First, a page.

The social comparison theory is the idea that individuals determine their own social and personal worth based on how they stack up against others. This theory was developed in 1954 by psychologist Leon Festinger.
In a nutshell, people tend to be obsessed with how they are doing financially, and especially how they’re doing compared to others.
The question now becomes: Is the knowledge of how one’s spending, saving and planning habits stack up against others useful or harmful? To answer this, one must first understand the entire concept of social comparison.
Festinger in his paper - A Theory of Social Comparison Processes, set up eight hypotheses, including one (Hypothesis 3) which focused on comparison selection, which went on to determine that people are more likely to choose a comparison selection close in ability to compare with instead of a distant one.
For example, a person who has just learned the game of chess is unlikely to compare himself to a grand master. A person earning X amount of money is likely to compare themselves against people in a similar salary bracket.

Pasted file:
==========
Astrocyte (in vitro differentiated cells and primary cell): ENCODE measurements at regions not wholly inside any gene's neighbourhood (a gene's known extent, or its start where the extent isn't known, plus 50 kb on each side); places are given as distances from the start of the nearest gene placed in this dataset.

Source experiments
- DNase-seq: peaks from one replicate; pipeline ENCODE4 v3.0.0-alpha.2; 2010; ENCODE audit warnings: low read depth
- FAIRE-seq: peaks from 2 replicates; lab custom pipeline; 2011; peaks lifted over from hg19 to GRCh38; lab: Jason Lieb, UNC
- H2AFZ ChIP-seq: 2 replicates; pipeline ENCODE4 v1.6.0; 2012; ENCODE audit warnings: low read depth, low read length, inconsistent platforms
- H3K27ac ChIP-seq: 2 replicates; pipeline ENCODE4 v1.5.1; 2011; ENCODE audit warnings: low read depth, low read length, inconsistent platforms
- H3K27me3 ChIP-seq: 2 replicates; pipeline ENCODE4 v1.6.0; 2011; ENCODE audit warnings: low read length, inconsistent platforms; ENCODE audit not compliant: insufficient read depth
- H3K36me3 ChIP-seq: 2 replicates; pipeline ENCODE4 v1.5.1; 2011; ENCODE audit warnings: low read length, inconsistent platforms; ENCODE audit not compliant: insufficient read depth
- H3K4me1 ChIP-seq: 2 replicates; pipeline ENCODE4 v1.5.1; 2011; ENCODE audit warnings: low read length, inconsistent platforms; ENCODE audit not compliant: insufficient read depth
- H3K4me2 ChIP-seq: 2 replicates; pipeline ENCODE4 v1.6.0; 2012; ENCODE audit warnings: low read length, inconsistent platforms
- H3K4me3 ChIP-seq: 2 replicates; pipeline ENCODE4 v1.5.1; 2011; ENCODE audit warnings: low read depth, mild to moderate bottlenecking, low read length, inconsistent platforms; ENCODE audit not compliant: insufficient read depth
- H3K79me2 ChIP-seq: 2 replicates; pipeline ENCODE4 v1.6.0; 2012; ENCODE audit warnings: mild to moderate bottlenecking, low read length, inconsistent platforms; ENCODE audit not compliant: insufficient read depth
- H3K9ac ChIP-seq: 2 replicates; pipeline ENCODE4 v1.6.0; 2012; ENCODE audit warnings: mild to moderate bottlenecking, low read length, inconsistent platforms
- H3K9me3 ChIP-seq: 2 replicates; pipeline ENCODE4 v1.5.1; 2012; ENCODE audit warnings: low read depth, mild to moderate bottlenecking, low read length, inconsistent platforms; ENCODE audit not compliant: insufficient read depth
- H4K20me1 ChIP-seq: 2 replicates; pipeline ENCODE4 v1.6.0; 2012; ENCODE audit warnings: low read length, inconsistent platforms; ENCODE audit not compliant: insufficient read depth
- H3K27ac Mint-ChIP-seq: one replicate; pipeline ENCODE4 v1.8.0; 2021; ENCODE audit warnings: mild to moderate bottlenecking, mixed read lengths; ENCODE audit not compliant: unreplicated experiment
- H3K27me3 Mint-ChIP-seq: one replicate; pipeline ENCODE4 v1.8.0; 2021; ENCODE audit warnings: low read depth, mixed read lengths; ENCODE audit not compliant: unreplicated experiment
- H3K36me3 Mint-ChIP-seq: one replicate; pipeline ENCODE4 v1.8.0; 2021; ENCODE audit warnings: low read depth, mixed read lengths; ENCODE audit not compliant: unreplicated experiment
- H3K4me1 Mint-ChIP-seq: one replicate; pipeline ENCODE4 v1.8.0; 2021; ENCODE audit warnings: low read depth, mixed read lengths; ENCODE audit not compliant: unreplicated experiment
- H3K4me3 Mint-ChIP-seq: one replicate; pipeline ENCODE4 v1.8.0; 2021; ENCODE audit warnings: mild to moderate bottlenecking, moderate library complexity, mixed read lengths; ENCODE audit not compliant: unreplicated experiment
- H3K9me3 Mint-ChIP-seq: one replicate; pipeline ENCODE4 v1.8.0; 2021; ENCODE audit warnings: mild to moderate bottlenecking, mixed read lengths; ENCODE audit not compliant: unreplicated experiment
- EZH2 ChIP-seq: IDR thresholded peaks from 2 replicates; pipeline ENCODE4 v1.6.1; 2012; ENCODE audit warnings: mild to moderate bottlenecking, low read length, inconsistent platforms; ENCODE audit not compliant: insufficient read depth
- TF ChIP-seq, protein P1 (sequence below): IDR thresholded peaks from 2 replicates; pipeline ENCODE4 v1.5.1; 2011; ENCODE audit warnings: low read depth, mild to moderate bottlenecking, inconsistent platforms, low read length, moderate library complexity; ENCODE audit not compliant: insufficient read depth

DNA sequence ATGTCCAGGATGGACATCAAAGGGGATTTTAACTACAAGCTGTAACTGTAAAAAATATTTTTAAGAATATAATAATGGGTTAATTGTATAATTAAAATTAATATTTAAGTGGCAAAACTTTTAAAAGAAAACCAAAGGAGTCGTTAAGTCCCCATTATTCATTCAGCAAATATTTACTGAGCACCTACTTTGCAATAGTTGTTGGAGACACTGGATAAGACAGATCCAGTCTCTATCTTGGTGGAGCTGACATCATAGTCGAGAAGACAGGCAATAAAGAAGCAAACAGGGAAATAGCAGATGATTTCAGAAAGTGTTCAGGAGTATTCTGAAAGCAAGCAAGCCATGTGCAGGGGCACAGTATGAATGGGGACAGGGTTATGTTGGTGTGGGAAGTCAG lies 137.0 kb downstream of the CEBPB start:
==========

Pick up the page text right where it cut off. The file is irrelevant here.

Festinger’s other significant hypotheses to this article are listed below:
Hypothesis 1: There exists, in the human organism, a drive to evaluate his/her opinions and abilities.
Hypothesis 2: To the extent that objective, non-social means are not available, people evaluate their opinions and abilities by comparison respectively with the opinions and abilities of others.
Hypothesis 4: The more attractive a social group is to a member, the more important that group will be as a comparison standard for him/her.
Festinger further argued that self evaluation could only be accomplished by means of comparison to the other person. This is because the drive for self evaluation is a force acting on a person to belong to a group, to associate with others.
From the above, one could then argue that people tend to move into groups that, in their judgement, have individuals whose abilities (financial) are close to their own.
According to a 1999 study published in the Journal of Personality and Social Psychology in a paper titled: Individual differences in social comparison: development of a scale of social comparison orientation, social comparison is motivated by three drivers:
The researchers argued that humans are drawn to make social comparisons in instances when other objective metrics are unavailable.